Each year when Christmas rolls around, I watch the 1970 version of Scrooge, starring Albert Finney. This has been a family tradition for as long as I can remember. As I have gotten older, I have started looking for the soundtrack, but am disappointed year after year when it is continually not released in CD format. Sure, I could buy the vinyl version, but then how would I listen to it in my car or on my iPod? I could buy the Broadway version, but the vocals are lacking quality and nostalgia. To be frank, nothing but Albert Finney's vocals could ever do. This film might just be my favorite of all time, and it is certainly my favorite version of Charles Dicken's A Christmas Carol. Please read further to understand why.
During different stages of my life, different aspects of this film have captivated me, but my attachment has always revolved around the music. As a cantankerous teenager, I thought the song I Hate People was hilarious. As an adult I enjoy Scrooge's blind idea that he is soft-hearted and "a martyr to [his] own generosity." The portrayal of the Cratchit family is a favorite; Bob Cratchit exudes optimism and love, and teaches me to do the same no matter the circumstances. His song, Christmas Children, gets me into the Christmas spirit without fail.
Then there are the street urchins. How can you not love street urchins singing Father Christmas? They make my heart smile. While there are beautiful and funny moments in the film, there are also moments which can scare the pants off of you. I can remember clearly the pounding of my heart as I covered my eyes during the scenes where Marley first appears or Scrooge drops into the grave. This film has it all, even romance! Happiness is a beautiful number - so romantic, and yet, so heartwrenching because you know they will not end up together.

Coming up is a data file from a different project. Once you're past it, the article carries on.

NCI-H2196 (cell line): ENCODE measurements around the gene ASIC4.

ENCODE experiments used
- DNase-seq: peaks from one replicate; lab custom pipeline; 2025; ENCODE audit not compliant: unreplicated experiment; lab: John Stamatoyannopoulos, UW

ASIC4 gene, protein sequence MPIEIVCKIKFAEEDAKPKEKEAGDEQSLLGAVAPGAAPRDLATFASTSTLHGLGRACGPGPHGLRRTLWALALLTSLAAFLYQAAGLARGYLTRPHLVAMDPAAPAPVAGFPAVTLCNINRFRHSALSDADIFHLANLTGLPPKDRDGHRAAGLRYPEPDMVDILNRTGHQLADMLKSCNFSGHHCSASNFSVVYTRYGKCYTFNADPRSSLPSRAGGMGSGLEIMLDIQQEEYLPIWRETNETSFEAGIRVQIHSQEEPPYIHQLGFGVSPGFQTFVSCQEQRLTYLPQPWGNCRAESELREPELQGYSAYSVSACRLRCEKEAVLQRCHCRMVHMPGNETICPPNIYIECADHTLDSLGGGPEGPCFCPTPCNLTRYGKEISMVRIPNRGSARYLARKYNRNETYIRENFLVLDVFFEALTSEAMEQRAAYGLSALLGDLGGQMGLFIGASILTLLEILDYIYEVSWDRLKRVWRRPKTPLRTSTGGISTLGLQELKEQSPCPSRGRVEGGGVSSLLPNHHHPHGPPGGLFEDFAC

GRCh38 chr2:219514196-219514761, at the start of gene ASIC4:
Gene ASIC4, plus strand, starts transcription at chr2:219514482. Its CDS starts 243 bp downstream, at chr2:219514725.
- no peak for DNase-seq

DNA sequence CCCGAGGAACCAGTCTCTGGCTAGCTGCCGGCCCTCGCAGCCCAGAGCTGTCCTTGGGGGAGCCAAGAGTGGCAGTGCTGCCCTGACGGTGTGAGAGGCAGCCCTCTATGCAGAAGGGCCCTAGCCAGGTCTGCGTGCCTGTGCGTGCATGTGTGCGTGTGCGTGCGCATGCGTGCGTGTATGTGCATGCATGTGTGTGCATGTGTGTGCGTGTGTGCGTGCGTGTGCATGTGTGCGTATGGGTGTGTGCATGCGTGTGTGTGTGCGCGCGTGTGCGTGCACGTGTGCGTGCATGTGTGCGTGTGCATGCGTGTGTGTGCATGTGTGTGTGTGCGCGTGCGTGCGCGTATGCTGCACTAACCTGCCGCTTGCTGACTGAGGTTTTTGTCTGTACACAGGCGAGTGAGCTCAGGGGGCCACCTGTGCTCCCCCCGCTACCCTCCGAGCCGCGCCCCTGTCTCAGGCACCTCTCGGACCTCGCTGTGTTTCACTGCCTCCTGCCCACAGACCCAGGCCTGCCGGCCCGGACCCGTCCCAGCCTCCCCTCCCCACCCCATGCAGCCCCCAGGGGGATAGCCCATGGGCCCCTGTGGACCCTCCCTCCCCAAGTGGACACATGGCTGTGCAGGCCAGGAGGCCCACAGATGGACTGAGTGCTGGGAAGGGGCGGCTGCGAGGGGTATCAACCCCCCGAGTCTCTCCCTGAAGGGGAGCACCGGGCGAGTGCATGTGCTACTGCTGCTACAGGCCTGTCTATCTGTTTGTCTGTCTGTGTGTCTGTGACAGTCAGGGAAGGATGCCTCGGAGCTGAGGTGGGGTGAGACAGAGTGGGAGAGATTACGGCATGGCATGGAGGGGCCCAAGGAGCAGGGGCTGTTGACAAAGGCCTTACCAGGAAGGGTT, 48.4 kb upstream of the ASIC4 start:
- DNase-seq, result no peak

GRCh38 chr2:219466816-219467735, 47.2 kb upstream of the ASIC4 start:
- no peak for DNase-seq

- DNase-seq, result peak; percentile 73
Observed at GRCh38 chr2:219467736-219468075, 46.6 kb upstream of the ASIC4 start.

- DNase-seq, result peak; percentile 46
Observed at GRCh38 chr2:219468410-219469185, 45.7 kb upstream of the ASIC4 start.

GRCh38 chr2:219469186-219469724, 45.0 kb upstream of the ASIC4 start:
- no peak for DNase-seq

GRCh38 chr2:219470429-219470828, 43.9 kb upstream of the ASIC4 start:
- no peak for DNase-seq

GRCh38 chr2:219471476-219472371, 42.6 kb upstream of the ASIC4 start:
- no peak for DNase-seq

But the most beloved scene is when Christmas Present is teaching Scrooge to like life. This is my favorite song of the bunch, and I find myself singing it, alongside Thank You Very Much, once a week or so. It lifts my spirits, and reminds me how much I have to be grateful for.
I could go on and on about the minister's cat game and the hot soup man dancing on Scrooge's coffin, but I will spare you. I would just like to make one final point. After all is said and done, Scrooge has changed. He dresses up like Santa Clause and everyone parades through the streets throwing their hats in the air and cheering. Surely, a change such as this deserves such a big fuss, and it moves me to tears every time.
It is clear to see that I implore you on the grounds of sentimentality to release this soundtrack in CD format. Surely, it cannot cost much in fees to release it to Spotify or iTunes. I know there are others who wish to buy this wonderful soundtrack, so you would quickly recoup any losses to such a venture. Thank you for your time and consideration. If you have not seen this film, I urge you to watch it. Christmas Present's hat alone makes it worth the time.
All the best,